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Maine high court reaffirms ban of state funds for parochial schools

By The Associated Press

Editor’s note: On July 25, the Institute for Justice, representing eight families from Durham, Minot and Raymond, filed an appeal of the Maine high court’s ruling to the U.S. Supreme Court.

PORTLAND, Maine — Maine's highest court yesterday upheld — once again — a state law banning state funding of religious schools.

The Maine Supreme Judicial Court ruled that restrictions on tuition vouchers continue to be a "valid, constitutional enactment." Justice Robert Clifford dissented, saying a 2002 U.S. Supreme Court ruling invalidated Maine's law.

Yesterday's ruling in Anderson v. Town of Durham marked the second time in a decade that the state high court has upheld a 1983 law, which bans tuition vouchers from being paid to parochial schools.

The lawsuit was brought by a legal advocacy group on behalf of eight families from Durham, Minot and Raymond who sought to use the public funding to send their children to St. Dominic Regional High School, Union Springs Academy and Pine Tree Academy.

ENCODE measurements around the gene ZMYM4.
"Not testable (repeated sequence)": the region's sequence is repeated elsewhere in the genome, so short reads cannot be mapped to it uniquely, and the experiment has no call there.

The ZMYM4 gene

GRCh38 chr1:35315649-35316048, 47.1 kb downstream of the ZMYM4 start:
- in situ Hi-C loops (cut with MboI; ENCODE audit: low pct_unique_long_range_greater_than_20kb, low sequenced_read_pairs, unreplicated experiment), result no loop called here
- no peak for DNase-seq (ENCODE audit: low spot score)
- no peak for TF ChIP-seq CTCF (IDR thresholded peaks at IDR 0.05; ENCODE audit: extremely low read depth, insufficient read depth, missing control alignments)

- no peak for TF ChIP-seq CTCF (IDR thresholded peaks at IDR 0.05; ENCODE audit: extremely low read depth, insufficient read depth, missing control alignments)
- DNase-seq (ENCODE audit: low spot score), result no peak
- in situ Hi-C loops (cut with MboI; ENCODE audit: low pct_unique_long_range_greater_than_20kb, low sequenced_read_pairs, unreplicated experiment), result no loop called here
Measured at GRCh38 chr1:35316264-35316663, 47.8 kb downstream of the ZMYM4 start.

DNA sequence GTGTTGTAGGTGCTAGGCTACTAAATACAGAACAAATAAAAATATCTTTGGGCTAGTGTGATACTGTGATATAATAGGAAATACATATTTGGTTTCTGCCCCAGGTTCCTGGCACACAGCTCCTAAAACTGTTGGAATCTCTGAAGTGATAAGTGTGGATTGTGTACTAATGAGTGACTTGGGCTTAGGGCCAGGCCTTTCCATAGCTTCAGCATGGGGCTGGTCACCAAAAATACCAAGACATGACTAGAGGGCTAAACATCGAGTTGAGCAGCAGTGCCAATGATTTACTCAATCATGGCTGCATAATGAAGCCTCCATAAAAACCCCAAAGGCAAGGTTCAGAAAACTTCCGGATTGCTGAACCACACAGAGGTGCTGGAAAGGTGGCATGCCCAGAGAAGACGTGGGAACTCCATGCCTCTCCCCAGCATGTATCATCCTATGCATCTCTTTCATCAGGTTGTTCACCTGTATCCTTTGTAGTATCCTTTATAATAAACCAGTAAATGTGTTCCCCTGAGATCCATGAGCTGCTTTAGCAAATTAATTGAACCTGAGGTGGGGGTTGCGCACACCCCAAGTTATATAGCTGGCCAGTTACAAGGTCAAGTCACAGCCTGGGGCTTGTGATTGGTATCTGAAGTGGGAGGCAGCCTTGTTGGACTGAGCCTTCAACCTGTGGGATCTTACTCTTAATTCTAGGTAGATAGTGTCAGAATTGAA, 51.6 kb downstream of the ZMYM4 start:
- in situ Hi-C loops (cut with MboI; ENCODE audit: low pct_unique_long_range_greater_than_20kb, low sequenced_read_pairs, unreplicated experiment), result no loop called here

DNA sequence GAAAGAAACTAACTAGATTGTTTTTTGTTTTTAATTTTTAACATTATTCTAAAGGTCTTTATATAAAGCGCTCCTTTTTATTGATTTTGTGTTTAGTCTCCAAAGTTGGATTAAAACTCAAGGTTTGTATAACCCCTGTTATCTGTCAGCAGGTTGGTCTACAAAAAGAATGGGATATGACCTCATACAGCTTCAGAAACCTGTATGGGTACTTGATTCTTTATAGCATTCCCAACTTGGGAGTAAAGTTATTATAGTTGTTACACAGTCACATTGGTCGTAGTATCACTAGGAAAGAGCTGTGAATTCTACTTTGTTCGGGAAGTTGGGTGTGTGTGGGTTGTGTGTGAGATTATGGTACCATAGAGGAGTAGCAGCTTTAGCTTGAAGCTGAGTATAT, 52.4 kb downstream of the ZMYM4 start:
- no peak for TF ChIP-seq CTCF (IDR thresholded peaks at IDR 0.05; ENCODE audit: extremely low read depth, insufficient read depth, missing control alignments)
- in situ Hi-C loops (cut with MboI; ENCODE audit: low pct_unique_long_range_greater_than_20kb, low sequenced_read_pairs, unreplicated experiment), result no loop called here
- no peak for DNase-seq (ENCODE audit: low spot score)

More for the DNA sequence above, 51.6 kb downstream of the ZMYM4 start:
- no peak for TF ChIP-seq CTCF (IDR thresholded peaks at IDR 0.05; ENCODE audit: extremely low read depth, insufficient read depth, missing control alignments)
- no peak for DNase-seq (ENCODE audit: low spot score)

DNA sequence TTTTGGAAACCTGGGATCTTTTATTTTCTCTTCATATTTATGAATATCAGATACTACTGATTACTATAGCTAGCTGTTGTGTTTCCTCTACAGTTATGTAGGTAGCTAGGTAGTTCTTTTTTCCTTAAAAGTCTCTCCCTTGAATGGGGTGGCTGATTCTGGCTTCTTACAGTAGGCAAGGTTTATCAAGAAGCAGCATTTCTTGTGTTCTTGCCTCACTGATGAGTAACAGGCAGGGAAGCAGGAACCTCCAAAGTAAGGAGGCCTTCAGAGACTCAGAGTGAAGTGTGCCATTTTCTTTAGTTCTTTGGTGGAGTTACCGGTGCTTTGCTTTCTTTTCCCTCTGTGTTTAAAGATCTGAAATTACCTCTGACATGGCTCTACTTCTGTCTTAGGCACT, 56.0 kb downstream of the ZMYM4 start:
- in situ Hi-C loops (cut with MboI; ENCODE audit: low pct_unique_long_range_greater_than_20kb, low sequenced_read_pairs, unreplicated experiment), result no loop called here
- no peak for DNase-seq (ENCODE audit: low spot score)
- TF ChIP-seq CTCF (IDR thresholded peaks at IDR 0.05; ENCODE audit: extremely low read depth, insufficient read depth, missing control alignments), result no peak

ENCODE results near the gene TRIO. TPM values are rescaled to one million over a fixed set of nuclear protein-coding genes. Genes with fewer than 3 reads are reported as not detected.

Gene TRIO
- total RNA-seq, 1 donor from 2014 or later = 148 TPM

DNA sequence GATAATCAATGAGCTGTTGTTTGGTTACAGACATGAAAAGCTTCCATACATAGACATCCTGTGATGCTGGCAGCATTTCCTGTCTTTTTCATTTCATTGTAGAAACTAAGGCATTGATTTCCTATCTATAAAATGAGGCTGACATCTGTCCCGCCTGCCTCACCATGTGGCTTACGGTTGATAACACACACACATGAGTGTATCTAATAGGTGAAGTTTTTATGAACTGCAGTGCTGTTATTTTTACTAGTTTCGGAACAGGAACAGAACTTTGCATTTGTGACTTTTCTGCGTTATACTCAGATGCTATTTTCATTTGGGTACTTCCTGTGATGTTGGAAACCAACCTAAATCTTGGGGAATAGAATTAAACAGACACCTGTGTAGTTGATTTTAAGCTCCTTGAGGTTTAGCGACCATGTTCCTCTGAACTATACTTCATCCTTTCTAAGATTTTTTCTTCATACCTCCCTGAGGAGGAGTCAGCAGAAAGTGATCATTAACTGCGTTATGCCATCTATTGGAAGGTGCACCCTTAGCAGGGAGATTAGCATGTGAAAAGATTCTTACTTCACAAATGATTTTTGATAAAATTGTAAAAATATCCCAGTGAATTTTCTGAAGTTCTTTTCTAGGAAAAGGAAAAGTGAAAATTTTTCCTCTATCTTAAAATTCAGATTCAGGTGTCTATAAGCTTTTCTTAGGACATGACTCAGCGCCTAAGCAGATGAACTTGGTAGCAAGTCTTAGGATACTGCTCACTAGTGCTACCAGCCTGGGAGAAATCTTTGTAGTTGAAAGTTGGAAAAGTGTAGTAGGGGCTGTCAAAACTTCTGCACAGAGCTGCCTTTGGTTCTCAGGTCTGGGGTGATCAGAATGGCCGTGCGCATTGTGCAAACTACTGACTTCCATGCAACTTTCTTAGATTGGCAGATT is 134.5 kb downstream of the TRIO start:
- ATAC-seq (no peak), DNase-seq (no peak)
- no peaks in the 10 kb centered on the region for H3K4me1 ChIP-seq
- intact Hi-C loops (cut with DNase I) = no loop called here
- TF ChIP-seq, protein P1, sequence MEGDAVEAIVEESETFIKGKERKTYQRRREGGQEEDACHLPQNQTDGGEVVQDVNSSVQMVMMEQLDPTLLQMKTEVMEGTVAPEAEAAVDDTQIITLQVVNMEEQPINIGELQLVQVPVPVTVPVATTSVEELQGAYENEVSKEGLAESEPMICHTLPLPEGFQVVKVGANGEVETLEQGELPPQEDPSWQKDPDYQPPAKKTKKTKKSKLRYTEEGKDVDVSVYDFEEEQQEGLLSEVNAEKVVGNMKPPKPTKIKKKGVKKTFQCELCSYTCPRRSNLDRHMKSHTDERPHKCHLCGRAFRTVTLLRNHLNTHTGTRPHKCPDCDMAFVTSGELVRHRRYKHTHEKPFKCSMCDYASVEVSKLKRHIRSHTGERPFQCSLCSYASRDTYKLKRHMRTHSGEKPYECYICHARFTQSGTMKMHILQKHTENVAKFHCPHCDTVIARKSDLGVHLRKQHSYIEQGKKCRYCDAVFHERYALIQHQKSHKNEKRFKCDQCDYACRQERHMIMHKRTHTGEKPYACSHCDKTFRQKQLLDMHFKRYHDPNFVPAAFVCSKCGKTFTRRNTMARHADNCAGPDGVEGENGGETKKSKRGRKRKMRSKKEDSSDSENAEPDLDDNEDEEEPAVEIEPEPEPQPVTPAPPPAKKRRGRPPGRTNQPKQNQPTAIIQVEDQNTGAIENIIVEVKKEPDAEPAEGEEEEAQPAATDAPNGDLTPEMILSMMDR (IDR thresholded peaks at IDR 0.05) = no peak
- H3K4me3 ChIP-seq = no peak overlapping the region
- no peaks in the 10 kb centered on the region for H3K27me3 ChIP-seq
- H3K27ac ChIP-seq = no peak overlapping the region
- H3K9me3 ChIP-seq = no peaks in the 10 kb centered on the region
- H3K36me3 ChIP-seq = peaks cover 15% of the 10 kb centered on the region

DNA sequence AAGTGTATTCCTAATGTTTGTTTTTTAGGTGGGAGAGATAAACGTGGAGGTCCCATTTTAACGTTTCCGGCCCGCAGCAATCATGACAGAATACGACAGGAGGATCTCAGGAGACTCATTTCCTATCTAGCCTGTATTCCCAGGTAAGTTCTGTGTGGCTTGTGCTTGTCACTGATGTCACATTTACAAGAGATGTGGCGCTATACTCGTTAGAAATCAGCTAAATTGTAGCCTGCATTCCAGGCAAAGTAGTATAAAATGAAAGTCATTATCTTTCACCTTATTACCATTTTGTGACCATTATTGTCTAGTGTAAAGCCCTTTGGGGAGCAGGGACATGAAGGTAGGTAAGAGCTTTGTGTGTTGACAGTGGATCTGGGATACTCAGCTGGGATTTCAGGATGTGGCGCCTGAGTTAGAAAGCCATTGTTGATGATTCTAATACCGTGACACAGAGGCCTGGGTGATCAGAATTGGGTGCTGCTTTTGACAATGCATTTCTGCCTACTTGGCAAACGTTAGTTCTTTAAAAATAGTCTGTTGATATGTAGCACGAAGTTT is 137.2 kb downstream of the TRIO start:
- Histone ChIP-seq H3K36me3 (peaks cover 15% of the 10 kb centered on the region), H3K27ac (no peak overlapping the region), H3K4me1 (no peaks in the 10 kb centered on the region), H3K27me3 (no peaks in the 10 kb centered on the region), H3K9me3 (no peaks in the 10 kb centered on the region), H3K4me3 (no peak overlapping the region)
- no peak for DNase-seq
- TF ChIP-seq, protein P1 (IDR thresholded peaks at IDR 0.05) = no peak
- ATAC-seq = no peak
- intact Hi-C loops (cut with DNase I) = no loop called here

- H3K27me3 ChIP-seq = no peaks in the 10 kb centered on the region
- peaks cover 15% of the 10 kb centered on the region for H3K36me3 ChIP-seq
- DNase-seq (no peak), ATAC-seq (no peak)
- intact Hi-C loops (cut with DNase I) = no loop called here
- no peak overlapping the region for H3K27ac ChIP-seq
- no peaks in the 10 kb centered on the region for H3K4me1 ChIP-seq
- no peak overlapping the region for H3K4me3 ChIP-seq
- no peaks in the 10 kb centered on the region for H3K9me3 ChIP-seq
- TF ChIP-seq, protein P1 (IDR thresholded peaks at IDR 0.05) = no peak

It was similar to a 1997 lawsuit brought by five Raymond families who wanted the state to pay for their children's tuition at Cheverus High School, a Roman Catholic school in Portland.

"Obviously we're very disappointed and we're considering whether there are any other steps we can take," including an appeal to the U.S. Supreme Court, said Richard Komer of the Washington-based Institute for Justice, which brought the suit.

Komer maintained that the 2002 U.S. Supreme Court decision upholding a voucher program in Cleveland, Zelman v. Simmons-Harris, removed the underpinnings for the Maine high court's earlier ruling.

While upholding the current law, the state court left open the door that the U.S. Supreme Court ruling gives Maine lawmakers enough leeway to reverse course if they chose to do so. The Legislature refused to do so when it last addressed the issue in 2003.

An estimated 17,000 Maine students from 145 small towns with no high schools are subject to the voucher program. Towns are allowed to pay for those students to attend a public or a private school, so long as it's not a parochial school.

Before 1980, Maine's tuition statute permitted payment of public funds to approved religious schools. But that ended with an advisory opinion by the attorney general that the practice violated the First Amendment's establishment clause. The current practice began in 1981, and the Maine Legislature made it law in 1983.

However, the U.S. Supreme Court found that Ohio's decision to allow public funding for Cleveland students to attend a religious school did not violate the establishment clause. Later, the 1st Circuit Court of Appeals in Boston validated Maine's law despite the Supreme Court's ruling.

Yesterday, the Maine Supreme Judicial Court ruled that it is both legal to allow school voucher funding for religious schools and that it is also legal, as the state Legislature did, to ban the use of public funds for religious schools.